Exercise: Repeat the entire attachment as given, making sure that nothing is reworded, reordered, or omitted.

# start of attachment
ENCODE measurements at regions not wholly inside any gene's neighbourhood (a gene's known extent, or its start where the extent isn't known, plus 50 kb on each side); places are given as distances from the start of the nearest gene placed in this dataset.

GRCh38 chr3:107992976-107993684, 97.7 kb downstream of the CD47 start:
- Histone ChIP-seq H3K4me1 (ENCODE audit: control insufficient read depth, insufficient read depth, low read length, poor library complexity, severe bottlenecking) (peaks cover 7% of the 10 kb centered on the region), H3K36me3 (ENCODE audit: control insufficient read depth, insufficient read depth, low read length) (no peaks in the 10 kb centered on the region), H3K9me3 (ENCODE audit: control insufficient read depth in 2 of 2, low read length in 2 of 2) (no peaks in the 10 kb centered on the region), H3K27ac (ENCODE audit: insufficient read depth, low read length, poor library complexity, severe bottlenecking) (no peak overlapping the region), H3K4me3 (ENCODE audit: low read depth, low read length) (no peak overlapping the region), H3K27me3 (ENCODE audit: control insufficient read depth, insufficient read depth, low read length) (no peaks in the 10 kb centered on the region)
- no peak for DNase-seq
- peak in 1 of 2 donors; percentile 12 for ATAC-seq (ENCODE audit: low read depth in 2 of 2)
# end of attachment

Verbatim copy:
ENCODE measurements at regions not wholly inside any gene's neighbourhood (a gene's known extent, or its start where the extent isn't known, plus 50 kb on each side); places are given as distances from the start of the nearest gene placed in this dataset.

GRCh38 chr3:107992976-107993684, 97.7 kb downstream of the CD47 start:
- Histone ChIP-seq H3K4me1 (ENCODE audit: control insufficient read depth, insufficient read depth, low read length, poor library complexity, severe bottlenecking) (peaks cover 7% of the 10 kb centered on the region), H3K36me3 (ENCODE audit: control insufficient read depth, insufficient read depth, low read length) (no peaks in the 10 kb centered on the region), H3K9me3 (ENCODE audit: control insufficient read depth in 2 of 2, low read length in 2 of 2) (no peaks in the 10 kb centered on the region), H3K27ac (ENCODE audit: insufficient read depth, low read length, poor library complexity, severe bottlenecking) (no peak overlapping the region), H3K4me3 (ENCODE audit: low read depth, low read length) (no peak overlapping the region), H3K27me3 (ENCODE audit: control insufficient read depth, insufficient read depth, low read length) (no peaks in the 10 kb centered on the region)
- no peak for DNase-seq
- peak in 1 of 2 donors; percentile 12 for ATAC-seq (ENCODE audit: low read depth in 2 of 2)